In addition to the wealth of excursions run by external companies, Ventures by Seabourn offers trips ranging from kayaking to extreme hikes (we’re talking sub-glacier) devised and organized by the specialist staff onboard. One British couple, who are celebrating their golden wedding anniversary during the trip, have a go at kayaking to the Dawes Glacier . . . fair play to them. I follow a similar route, but opt for an easier mode of transport – the catamaran. And it’s just as thrilling. As we sail close to the sheer face of the hulking ice wall in the 30-mile-long Endicott Arm fjord, the ice seems too blue to be true. And it’s vast: the face of the glacier soars almost 300ft above us.

Another incredible trip is the flight over the Misty Fjords National Monument. A tender transfers us from the ship to a floating dock, from where we take to the skies in a seaplane. The pilot banks close to the granite mountains and then lands on a lake, allowing us to listen to . . . absolutely nothing.

OK then, about the bears. I do see less bear action than I anticipated, but that’s because my trip falls in a brief window when neither of the two species of salmon are heading upriver to spawn. If you get it right, however, there are plenty of places where you can see bears grabbing the salmon from the fast-flowing waters. And I do see one black bear in the wilderness and a couple of brown bears at Icy Strait Point near Hoonah – a place I love. Home to Alaska’s largest Tlingit community (one of the country’s indigenous peoples), its shops and tours are locally owned and organized, making for an authentic experience – complete with carved totem poles.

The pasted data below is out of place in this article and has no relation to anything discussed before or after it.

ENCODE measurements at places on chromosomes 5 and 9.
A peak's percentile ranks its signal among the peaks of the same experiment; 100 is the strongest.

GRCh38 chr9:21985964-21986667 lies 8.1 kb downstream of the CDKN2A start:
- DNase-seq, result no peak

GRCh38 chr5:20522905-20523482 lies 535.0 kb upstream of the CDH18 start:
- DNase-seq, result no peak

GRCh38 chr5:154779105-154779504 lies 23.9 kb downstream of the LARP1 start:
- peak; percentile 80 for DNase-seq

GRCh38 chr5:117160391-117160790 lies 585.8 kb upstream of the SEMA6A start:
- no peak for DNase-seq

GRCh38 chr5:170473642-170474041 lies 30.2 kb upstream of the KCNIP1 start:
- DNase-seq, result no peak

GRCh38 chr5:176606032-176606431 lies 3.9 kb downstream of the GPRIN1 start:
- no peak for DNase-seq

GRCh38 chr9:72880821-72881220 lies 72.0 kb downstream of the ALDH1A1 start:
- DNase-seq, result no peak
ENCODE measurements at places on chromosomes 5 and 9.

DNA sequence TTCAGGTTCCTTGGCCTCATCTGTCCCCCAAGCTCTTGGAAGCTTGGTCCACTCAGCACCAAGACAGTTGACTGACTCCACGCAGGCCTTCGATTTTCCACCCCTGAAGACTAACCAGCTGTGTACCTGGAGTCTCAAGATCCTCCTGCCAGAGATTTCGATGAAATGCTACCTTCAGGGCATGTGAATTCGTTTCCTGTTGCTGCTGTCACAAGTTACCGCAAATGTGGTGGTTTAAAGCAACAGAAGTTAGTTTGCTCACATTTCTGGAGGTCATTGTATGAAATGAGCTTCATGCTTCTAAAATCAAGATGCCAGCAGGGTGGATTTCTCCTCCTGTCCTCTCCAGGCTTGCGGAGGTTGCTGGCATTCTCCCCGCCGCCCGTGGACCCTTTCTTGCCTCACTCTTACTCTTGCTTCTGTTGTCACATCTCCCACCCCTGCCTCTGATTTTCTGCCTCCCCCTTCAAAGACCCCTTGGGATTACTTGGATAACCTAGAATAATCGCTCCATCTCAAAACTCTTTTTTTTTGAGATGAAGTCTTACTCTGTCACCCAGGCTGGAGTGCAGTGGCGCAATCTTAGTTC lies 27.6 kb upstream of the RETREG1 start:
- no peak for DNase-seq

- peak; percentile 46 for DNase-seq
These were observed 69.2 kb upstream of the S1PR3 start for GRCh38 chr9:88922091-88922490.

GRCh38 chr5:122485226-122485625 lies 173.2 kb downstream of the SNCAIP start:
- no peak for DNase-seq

Some towns and villages along the Inside Passage do seem a little desolate, although Wrangell, where the beaches feature rocks carved with petroglyphs, and Sitka, with its fascinating Russian heritage, are well worth exploring. My favourite is Alert Bay in BC, where more than half of the population are ‘Namgis First Nations people, making it a great place to enjoy the native art and culture.

Alert Bay is actually our final stop before returning to Vancouver, and I have to run to catch the last tender heading back to the ship. On our penultimate afternoon on deck, there’s just time to laze in the late-afternoon sun, enjoy an ice cream, and watch Pacific white-sided dolphins skitter through the waves across the bow. It’s as if they are giving us a farewell escort . . . what could be finer?